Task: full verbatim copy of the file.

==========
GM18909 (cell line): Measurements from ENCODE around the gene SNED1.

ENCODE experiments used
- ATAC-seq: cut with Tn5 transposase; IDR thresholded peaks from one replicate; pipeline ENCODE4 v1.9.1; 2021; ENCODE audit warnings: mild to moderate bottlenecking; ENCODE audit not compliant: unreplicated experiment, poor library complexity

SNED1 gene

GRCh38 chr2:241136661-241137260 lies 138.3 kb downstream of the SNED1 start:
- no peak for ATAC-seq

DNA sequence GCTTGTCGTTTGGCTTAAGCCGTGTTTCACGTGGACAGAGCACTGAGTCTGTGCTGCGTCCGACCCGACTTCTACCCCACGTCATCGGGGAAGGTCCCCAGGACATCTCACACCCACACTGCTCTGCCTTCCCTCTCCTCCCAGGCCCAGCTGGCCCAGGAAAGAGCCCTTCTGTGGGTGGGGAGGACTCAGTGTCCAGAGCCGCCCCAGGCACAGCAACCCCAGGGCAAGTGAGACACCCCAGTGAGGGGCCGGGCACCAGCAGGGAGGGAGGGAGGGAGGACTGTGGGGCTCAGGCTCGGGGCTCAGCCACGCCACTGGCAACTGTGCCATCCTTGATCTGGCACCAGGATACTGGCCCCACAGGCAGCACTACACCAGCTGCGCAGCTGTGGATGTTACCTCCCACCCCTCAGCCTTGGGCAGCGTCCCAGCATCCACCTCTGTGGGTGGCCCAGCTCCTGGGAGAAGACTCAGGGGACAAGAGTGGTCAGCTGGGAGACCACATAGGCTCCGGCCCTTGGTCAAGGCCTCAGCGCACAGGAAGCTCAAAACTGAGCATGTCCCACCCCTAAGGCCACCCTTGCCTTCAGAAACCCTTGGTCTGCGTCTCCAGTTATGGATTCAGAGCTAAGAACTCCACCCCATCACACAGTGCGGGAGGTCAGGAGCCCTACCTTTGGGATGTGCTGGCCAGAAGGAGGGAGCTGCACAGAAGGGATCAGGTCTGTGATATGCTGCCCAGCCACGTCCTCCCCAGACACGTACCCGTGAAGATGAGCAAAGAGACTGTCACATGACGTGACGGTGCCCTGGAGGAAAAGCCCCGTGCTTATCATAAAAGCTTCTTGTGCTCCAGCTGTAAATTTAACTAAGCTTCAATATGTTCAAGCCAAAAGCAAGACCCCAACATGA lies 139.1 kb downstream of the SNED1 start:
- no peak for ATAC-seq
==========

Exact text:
GM18909 (cell line): Measurements from ENCODE around the gene SNED1.

ENCODE experiments used
- ATAC-seq: cut with Tn5 transposase; IDR thresholded peaks from one replicate; pipeline ENCODE4 v1.9.1; 2021; ENCODE audit warnings: mild to moderate bottlenecking; ENCODE audit not compliant: unreplicated experiment, poor library complexity

SNED1 gene

GRCh38 chr2:241136661-241137260 lies 138.3 kb downstream of the SNED1 start:
- no peak for ATAC-seq

DNA sequence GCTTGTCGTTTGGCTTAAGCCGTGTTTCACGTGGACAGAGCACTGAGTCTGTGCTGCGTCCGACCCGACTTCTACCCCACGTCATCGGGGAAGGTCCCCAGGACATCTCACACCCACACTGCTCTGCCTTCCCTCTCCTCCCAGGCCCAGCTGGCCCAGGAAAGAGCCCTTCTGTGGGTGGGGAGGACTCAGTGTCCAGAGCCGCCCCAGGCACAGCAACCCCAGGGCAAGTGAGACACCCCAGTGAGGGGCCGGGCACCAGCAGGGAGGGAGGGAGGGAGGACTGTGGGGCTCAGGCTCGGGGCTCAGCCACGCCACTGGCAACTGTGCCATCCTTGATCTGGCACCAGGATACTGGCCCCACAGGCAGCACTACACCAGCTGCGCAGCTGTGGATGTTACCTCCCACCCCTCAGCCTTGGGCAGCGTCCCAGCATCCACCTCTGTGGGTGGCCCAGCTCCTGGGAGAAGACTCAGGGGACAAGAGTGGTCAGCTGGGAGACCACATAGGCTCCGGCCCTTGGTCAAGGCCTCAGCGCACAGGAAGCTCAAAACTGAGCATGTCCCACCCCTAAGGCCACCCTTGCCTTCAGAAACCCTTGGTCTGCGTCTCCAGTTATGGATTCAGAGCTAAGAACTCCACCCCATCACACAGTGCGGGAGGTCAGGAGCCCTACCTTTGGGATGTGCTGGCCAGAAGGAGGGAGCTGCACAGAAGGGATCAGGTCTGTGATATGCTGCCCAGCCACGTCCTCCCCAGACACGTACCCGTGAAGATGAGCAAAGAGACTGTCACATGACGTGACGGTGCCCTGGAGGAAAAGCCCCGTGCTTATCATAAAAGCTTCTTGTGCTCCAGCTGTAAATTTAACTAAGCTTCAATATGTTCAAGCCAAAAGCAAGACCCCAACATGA lies 139.1 kb downstream of the SNED1 start:
- no peak for ATAC-seq